A sudden leap from junior year of high school to freshman year of college only happens with a select few students nationwide, according to USA Today. For one high school student, Kulu Maphalala, junior, this has become a reality. Maphalala will be attending Bard College next year instead of completing her senior year at West Linn.
“There’s a lot of people around the world, so it’s good to get out-of-the-box,” Maphalala said. “I think it will be a good change.”
Bard College, located in Great Barrington, Mass., offers a two to four-year program for high school juniors and seniors to earn associate’s degrees. The specific building usually has a diverse crowd of 400 people attending each year. According to Maphalala, the program she has enrolled in is “not popular but prestigious.”
In order to be accepted into the program, Maphalala wrote two essays and participated in an interview.
“Just writing the essays and finishing the process was tough,” Maphalala said.
Maphalala first heard of this opening last summer. Her mom had told her about the opportunity and it was also listed in the newspaper. During this school year, she completed her essays and application.
New surroundings excite Maphalala, which is one reason she will be departing Oregon before her senior year. Although Maphalala will be missing her last year of high school, she looks forward to having less time in school.
“I think [missing senior year] is definitely sad because of prom and everything, but I’ve gotten over it,” Maphalala said. “If I stay here, it’d be same-old, same-old, but I guess it’s just more exciting!”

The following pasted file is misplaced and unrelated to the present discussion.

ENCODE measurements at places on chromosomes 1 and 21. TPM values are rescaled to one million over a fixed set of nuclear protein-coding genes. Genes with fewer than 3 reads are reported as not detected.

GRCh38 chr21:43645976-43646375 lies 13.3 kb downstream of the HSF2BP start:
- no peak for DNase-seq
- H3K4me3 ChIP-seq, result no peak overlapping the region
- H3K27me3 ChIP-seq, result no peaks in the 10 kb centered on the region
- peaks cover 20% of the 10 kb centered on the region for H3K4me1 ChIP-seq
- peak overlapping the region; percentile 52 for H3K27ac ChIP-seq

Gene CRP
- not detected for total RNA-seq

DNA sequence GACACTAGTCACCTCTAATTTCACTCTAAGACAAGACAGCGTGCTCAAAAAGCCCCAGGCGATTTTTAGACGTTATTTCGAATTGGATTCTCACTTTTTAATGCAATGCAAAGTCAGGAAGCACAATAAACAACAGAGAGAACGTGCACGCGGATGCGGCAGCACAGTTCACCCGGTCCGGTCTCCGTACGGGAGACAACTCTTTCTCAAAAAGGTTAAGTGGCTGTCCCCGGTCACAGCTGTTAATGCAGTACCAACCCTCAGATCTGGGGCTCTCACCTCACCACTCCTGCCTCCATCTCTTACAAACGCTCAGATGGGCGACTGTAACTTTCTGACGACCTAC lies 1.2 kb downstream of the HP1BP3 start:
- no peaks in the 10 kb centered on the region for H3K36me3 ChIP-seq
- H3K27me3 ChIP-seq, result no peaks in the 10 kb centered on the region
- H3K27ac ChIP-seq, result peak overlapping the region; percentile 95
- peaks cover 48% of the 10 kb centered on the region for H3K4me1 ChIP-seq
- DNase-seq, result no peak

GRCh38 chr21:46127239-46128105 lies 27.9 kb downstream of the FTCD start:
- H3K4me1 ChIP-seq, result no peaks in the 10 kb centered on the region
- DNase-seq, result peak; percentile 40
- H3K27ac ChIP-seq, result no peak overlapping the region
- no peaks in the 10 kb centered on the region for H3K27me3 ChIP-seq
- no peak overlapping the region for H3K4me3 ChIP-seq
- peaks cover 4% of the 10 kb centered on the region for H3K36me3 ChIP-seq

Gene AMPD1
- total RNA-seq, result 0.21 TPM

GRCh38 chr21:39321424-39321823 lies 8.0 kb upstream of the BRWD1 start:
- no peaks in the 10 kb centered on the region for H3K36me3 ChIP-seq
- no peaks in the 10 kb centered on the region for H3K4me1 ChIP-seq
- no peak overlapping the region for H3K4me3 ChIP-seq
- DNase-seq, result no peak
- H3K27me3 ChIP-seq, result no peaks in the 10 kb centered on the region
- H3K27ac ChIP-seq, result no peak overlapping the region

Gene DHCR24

The program offered by Bard still requires students to obtain a high school diploma, so Maphalala will be returning to West Linn at the end of next year to finish. Courses she will take at Bard will fill out missing credits.
“You can take college courses that can apply to high school students,” Megan Kohl, guidance counselor, said.
Kohl said that Maphalala will be attending a school called a “middle college,” which allows high school students without a diploma to enroll. Equivalents to these schools are community colleges, however, middle college courses are more rigorous.
Kohl is aware of several students who have skipped the last year of high school. “It’s as an alternative,” she said. “Some students just don’t fit in a high school setting.”
By taking the month-long class at West Linn near the end of next year, Maphalala will be set for graduation. She will graduate as a senior next year with her current class.
“I would definitely say [early high school leave] takes a lot of thoughtful planning,” Kohl said. “It’s a lot of research into planning education. Communicate with your counselor, your admin… there’s a role each of us plays in that piece.”
After attending Bard, Maphalala is interested in attending another college to earn a bachelor’s degree. For now, Maphalala is driven to do her school work through work ethic and perseverance.
“[I’ve been admitted to Bard College by] doing my school work, being able to do that, and not slacking all the time.”